Penchester when he embattled the gate-house also built the
existing bridge and now ruined barbican before it. The latter consisted of
two thick walls of masonry on either hand and was closed to the north by
great wooden gates overhung by machicolations. Each of the side walls
could be ascended by small flights of steps leading to the machicolation
platform. The bridge walls were high enough to protect a man on horseback.
Further north at the outer moat was some other defensive work, but of that
only trifling and inexplicable foundations remain.
Amongst the fragments of old work which I have recovered in
excavation or out of the old walls is a bit of a sculptured corbel of the
thirteenth century, and a portion of a deep hood-moulding of the same
date, both possibly from the inside face of one of the destroyed windows
in the west side of the banqueting hail. A jamb of one of these windows
still exists smothered in later work. A fragment of a small late-Norman
window jamb, elaborately adorned with a nail-head moulding retaining
traces of colour, was also found in the soil of the court. I have no idea
whence it came.
Stephen of Penchester died at Easter 1299, and was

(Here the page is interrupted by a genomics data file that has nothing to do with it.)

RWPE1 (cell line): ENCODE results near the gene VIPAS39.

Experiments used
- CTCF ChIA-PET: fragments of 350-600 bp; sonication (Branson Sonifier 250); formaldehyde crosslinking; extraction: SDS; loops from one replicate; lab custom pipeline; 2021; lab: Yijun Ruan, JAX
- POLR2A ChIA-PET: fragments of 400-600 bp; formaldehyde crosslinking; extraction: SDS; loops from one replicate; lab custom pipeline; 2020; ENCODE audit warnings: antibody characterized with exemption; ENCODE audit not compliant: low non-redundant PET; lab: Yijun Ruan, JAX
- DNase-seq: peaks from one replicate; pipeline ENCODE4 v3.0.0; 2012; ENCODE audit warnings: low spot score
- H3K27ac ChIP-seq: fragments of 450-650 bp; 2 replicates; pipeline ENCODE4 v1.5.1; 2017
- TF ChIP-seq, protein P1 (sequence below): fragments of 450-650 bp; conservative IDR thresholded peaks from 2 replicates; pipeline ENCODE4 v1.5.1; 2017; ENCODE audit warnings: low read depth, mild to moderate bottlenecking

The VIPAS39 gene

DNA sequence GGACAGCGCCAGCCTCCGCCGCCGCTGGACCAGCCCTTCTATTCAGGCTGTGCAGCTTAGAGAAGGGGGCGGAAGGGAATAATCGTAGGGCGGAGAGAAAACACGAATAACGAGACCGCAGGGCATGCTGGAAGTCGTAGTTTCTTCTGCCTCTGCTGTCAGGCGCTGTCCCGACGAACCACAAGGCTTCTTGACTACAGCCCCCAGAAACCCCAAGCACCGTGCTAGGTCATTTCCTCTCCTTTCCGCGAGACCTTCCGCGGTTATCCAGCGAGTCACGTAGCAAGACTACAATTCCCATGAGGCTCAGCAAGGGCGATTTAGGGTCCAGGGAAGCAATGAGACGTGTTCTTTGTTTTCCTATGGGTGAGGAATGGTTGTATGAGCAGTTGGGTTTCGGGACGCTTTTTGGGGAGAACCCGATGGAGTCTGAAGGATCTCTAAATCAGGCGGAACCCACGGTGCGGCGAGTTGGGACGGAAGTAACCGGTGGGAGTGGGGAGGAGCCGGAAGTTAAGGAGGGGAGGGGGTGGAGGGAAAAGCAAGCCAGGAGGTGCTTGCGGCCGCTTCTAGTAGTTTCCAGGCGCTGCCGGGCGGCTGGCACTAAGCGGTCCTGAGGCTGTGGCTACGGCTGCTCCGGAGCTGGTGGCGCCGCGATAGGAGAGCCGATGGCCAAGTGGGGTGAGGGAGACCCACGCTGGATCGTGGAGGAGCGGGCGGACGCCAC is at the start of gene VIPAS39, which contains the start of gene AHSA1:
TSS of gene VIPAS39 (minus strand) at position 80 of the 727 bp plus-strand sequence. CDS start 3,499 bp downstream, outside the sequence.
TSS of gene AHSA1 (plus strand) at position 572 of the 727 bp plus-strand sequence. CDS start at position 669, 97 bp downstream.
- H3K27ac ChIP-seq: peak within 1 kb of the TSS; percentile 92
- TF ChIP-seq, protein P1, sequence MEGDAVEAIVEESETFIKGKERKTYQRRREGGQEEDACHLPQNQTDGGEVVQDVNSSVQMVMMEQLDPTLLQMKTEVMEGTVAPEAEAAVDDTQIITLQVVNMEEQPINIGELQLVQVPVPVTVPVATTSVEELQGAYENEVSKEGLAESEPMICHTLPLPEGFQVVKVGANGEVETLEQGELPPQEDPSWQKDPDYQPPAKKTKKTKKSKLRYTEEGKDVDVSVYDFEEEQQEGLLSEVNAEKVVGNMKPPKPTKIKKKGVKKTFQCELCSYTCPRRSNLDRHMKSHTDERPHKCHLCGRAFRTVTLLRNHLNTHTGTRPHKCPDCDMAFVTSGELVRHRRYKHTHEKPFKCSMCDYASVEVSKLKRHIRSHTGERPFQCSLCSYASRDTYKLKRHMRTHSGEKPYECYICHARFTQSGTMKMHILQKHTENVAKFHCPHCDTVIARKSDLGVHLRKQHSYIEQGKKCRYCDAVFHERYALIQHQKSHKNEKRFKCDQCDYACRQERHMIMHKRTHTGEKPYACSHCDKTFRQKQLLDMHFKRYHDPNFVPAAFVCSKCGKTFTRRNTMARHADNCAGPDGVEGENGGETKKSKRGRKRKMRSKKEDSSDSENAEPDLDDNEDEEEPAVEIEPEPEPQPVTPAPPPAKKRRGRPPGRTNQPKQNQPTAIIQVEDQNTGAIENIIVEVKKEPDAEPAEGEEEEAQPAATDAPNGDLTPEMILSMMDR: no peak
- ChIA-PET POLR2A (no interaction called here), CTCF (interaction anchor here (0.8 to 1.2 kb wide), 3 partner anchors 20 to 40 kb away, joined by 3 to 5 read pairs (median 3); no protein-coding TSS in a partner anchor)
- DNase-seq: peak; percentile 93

has elicited from the author a letter containing further
remarks, which are too important to omit—" I find for quite certain
that (I.) the room over the gate house and the upstairs room of the
Avelina wing are earlier than Penchester. Both were of the same height and
were lower till Penchester raised them. In both Penchester cut off the
ends (which still exist) of the corbels which supported the lower roof.
Both contain re-used Norman stones. Hence the bulk of the gate house and
the bulk of the Avelina wing are of the same date. It is only the
angle-room at N.W. corner that seems to have been much altered, the
section of the N. wall being this—much thicker for ground than first
floor." (Here follows a section shewing a deep interior off-set, on
which the joists of the first floor rest.) "(II.) The gate house had
a drawbridge before Penchester. Penchester built the barbican which made
drawbridge useless. Hence that moat must have existed before Penchester.
. . . Of course, if it could be shewn that that Cobham (or a
Cobham) built the barbican, then P. might have arranged the gate house and
made the moat. But this is improbable. A drawbridge was common to every
old manor house and the moat was more essential at the gate than anywhere.
As the upper-gate. house room is Avelina the ground floor must be. Also
Penchester in 1282 would not have built from the ground level such a weak
gate-house as this." Perhaps the puzzle presented by the relation of
the inner moat to the Avelina garden-wall, which crosses it at two points,
may be explained by the possibility that the drawbridge and an inner moat
were made in the interval between Avelina and Penchester.—Ed.